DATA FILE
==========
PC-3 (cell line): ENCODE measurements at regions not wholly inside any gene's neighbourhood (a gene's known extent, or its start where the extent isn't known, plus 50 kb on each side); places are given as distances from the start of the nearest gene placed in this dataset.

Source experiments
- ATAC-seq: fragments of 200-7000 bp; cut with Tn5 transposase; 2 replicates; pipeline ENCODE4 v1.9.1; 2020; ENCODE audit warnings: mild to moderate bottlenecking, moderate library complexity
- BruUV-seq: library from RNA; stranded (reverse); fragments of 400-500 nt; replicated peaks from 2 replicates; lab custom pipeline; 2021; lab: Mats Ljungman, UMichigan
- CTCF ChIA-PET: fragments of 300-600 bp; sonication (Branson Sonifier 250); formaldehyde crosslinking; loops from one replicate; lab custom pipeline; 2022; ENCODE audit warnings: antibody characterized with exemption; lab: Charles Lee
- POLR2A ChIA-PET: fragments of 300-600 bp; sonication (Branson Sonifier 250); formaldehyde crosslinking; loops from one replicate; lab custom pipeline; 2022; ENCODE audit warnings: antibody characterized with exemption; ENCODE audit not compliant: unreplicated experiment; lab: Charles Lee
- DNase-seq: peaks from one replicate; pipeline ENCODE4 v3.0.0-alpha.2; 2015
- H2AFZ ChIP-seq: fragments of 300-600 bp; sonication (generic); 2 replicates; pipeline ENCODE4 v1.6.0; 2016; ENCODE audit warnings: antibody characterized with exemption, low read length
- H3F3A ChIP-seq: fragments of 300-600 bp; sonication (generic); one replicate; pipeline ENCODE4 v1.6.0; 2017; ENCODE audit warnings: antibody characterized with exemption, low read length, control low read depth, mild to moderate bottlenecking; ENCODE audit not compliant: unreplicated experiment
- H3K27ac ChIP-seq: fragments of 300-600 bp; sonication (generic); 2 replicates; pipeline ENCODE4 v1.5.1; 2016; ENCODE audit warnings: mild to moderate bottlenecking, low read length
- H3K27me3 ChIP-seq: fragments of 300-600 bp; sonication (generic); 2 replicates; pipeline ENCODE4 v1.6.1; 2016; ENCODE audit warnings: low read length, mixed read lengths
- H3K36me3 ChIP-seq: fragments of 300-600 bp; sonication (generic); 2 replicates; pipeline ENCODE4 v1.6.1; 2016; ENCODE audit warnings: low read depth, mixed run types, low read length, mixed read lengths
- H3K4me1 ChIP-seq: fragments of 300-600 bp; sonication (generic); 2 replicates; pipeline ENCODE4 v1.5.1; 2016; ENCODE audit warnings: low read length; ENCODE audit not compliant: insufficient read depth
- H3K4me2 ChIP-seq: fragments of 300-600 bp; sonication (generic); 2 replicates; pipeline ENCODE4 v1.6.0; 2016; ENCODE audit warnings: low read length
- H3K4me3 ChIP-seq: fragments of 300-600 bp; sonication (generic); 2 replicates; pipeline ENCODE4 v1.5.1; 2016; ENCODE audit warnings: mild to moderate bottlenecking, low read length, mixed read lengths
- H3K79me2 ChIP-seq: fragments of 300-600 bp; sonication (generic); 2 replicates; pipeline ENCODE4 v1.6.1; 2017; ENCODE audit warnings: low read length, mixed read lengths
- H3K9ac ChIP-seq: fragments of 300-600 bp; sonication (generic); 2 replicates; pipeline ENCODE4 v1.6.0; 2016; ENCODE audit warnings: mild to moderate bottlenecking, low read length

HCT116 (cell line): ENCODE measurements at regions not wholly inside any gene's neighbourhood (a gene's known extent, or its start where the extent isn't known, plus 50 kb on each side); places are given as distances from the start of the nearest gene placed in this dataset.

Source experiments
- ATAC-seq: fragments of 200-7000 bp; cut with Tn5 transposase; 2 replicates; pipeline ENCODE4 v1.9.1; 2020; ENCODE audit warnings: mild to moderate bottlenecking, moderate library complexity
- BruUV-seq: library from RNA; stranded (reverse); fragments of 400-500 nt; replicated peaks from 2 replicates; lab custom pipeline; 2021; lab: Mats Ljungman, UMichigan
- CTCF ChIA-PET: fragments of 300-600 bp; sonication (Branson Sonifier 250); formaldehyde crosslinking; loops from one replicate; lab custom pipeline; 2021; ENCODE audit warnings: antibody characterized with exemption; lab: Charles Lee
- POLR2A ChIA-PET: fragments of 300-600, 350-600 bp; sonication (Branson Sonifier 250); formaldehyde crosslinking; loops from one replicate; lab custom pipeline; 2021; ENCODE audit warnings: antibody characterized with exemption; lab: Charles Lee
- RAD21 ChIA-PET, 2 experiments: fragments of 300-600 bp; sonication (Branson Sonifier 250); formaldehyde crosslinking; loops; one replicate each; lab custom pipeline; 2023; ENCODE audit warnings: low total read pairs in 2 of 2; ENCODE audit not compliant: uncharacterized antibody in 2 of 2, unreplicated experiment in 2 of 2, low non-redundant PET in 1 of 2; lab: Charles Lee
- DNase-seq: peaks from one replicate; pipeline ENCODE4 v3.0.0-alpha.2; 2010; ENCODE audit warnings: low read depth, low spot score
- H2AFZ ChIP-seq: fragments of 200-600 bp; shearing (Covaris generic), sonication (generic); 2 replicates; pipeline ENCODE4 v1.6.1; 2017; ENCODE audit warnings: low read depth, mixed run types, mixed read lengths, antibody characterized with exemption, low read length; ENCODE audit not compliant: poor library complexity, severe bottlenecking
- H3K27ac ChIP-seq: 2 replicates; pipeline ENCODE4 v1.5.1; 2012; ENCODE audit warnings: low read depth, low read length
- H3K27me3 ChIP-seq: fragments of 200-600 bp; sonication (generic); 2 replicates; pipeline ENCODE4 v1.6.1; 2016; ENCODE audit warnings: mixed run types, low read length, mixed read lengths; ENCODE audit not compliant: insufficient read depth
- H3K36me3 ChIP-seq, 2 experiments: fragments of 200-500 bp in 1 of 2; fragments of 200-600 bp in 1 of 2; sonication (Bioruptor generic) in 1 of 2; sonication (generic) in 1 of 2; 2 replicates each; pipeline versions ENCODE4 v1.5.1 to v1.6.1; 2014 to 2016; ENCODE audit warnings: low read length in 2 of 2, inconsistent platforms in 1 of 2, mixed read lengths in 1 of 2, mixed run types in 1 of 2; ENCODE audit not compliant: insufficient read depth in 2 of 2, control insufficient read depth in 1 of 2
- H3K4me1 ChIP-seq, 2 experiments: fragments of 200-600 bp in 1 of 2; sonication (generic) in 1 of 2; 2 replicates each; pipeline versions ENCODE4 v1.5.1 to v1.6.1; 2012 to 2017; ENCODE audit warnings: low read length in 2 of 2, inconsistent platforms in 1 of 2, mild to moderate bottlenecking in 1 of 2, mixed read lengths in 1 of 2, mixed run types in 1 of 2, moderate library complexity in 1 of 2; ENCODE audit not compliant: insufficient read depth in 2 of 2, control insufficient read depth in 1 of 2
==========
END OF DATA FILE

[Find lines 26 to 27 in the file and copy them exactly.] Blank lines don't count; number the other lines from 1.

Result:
- H2AFZ ChIP-seq: fragments of 200-600 bp; shearing (Covaris generic), sonication (generic); 2 replicates; pipeline ENCODE4 v1.6.1; 2017; ENCODE audit warnings: low read depth, mixed run types, mixed read lengths, antibody characterized with exemption, low read length; ENCODE audit not compliant: poor library complexity, severe bottlenecking
- H3K27ac ChIP-seq: 2 replicates; pipeline ENCODE4 v1.5.1; 2012; ENCODE audit warnings: low read depth, low read length